Gone are the days of having to stomach Michael Fish’s face at the breakfast table. Siri, the iPhone 4S personal assistant, will tell you when you need a jacket, based on where you are and whether it’s expected to be cold. Simply ask it, “Will I need a coat today?” and Apple's virtual assistant will tell you – in a chatty (if slightly robotic) way – that it’s fairly likely as you live in London. Oh, and it’ll bring up a visual display of the weather.
The big issue with Siri will be whether people will feel comfortable talking at their iPhones in public. It’ll be embarrassing – but then, so was using a mobile when they were rare and made you look like a poser. So perhaps – just like that – talking at your phone will become the norm.
The future may see engrossed individuals bumping into each other as we interact with the whole world through our phones, not noticing our immediate surroundings. Siri will pull us deeply into the already sprawling virtual world.
Every other manufacturer is scrambling to beat Apple and while lots of people say the incremental improvements of the iPhone 4S put Apple behind its larger-screened rivals, they may be missing something. The main annoyance using a mobile (which almost makes tablets necessary) is the dinky keyboard – which is a big reason for a larger screen. But with voice recognition there’s no longer a need to use those fleshy pokey-sticks you call fingers, at all.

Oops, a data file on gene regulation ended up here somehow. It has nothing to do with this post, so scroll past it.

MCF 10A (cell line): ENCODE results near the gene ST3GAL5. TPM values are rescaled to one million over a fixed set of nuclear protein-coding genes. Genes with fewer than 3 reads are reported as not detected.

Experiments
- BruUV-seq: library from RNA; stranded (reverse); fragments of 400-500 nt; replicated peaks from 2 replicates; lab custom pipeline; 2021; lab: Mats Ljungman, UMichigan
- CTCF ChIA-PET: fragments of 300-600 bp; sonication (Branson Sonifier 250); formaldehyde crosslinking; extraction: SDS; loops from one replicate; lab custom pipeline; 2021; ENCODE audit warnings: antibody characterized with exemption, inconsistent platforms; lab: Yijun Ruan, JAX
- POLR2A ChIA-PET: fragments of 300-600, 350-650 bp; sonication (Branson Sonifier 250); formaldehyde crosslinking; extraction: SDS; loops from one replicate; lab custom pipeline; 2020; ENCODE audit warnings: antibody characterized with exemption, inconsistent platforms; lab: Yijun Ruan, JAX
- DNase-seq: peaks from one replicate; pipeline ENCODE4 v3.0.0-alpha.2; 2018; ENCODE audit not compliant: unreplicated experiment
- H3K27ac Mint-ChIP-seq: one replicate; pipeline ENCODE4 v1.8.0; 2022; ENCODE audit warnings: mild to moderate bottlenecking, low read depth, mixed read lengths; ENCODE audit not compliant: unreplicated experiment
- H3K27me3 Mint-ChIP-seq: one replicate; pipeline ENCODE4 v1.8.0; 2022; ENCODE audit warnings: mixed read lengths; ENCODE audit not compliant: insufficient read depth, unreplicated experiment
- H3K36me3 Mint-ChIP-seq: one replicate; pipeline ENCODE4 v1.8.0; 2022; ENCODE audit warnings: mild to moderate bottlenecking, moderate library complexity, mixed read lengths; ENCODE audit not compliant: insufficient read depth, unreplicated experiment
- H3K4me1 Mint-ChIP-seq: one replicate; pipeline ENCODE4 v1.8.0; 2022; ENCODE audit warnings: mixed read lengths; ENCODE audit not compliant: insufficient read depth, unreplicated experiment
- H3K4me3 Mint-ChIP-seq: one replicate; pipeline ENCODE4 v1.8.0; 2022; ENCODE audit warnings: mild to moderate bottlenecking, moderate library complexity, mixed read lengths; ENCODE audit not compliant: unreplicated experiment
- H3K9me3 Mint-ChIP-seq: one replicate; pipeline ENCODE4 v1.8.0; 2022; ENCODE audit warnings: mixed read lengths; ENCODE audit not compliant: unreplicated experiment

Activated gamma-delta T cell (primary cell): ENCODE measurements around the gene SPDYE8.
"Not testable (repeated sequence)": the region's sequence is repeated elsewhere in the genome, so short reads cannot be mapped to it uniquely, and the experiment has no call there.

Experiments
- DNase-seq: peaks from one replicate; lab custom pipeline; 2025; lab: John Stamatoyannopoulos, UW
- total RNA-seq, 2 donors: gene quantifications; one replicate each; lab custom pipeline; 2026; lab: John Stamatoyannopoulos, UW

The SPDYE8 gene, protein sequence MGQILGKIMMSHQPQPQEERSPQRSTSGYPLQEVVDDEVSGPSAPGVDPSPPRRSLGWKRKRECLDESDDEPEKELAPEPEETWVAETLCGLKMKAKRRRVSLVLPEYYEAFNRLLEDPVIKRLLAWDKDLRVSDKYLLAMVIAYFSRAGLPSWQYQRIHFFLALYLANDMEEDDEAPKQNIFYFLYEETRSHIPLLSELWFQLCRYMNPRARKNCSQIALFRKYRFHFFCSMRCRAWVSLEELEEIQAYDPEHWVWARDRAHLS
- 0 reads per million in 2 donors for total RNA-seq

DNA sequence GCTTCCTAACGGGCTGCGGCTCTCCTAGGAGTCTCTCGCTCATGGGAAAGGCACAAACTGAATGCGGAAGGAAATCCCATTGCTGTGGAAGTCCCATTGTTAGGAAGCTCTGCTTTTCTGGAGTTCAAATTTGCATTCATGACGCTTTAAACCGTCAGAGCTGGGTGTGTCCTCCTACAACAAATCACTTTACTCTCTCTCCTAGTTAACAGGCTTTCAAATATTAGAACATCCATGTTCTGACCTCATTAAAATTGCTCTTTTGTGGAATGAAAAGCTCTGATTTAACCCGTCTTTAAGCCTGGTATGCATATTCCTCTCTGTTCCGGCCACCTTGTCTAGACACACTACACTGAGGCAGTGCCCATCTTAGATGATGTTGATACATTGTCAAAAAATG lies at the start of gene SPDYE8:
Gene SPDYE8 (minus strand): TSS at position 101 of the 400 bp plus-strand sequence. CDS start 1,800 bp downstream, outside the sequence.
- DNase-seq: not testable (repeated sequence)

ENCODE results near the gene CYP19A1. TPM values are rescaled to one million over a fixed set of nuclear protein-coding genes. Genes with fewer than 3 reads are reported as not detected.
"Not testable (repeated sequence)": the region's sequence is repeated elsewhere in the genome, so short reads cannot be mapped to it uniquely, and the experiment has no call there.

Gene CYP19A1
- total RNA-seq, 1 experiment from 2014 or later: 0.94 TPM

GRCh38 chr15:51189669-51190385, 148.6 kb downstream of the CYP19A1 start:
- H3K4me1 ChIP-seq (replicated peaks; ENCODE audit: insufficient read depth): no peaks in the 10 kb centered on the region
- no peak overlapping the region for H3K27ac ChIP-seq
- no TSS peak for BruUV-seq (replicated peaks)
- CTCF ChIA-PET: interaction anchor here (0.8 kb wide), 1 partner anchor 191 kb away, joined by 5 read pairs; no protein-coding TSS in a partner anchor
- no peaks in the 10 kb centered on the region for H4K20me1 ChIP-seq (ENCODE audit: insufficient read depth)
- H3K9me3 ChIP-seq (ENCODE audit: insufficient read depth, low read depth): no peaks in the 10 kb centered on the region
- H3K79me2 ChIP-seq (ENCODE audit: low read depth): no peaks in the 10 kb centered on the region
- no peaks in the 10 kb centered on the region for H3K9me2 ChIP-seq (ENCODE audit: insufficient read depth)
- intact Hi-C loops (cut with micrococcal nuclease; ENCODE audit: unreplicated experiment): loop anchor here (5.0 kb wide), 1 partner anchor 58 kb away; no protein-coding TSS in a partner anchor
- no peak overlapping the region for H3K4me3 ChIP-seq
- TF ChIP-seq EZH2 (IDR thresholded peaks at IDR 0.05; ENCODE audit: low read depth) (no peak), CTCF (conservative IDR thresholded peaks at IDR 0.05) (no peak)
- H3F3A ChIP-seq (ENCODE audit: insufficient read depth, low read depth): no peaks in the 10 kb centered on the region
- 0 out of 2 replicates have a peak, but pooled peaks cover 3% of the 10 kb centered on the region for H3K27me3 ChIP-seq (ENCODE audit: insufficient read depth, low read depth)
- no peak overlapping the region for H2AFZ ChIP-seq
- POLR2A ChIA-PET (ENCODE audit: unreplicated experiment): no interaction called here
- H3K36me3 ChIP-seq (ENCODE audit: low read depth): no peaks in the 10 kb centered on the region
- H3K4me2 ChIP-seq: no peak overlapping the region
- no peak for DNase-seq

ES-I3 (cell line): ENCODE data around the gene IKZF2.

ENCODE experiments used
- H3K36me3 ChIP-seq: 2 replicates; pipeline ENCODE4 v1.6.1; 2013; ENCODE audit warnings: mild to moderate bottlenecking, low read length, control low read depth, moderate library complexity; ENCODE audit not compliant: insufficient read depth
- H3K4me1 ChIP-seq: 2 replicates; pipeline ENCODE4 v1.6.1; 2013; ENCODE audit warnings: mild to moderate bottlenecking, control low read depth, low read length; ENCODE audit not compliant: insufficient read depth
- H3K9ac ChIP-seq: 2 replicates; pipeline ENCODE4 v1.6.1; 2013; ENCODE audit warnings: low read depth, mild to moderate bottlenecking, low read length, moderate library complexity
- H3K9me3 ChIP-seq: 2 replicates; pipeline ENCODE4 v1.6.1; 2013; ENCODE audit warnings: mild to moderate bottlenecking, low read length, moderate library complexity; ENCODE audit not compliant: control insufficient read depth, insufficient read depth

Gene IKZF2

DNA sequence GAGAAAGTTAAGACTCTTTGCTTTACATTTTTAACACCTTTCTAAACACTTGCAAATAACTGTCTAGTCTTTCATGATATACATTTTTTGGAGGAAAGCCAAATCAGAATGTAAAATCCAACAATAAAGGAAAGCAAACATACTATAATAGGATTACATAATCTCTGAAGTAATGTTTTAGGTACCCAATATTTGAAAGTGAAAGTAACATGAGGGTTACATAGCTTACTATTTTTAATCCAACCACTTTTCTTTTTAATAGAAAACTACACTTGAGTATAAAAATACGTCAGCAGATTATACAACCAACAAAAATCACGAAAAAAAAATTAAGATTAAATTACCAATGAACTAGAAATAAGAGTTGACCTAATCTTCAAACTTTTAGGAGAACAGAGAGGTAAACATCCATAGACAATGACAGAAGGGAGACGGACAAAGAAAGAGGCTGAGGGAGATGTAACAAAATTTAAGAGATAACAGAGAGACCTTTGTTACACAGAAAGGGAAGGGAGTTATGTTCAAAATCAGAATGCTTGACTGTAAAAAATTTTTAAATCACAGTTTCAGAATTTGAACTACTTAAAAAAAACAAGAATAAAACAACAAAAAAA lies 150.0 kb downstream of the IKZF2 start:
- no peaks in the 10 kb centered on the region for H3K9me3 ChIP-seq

Once Apple works out how to fit a screen into a contact lens, phones can start fighting to be the smallest once again. For now the fight started by Siri is in the App Store – and it’s going to be a massacre.
With voice recognition built into the iPhone 4S, apps are going to die. Vlingo, a virtual assistant map, is now free on the App Store as it fights to be nessecary; Nuance Dragon may not last either. However, Nuance has worked with Siri in the past and won’t disclose its current dealings.
Although at first glance it looks bad for these guys, they’re excited – Apple endorsing voice controls means it’s going mainstream and they can start making more money, even if it’s not in apps.
Siri isn’t all bad news for apps – with the updated SDK allowing developers to work voice controls into their offerings, we could soon be hurling angry feathered folk with a war cry. And as intelligent voice control spreads far and wide, offices might once more come alive with the chatter of a Sunday morning market as everyone chatters away at their computers.
We'll still need keyboards for one thing, though – to smash in a rage when voice recognition keeps going wrong.
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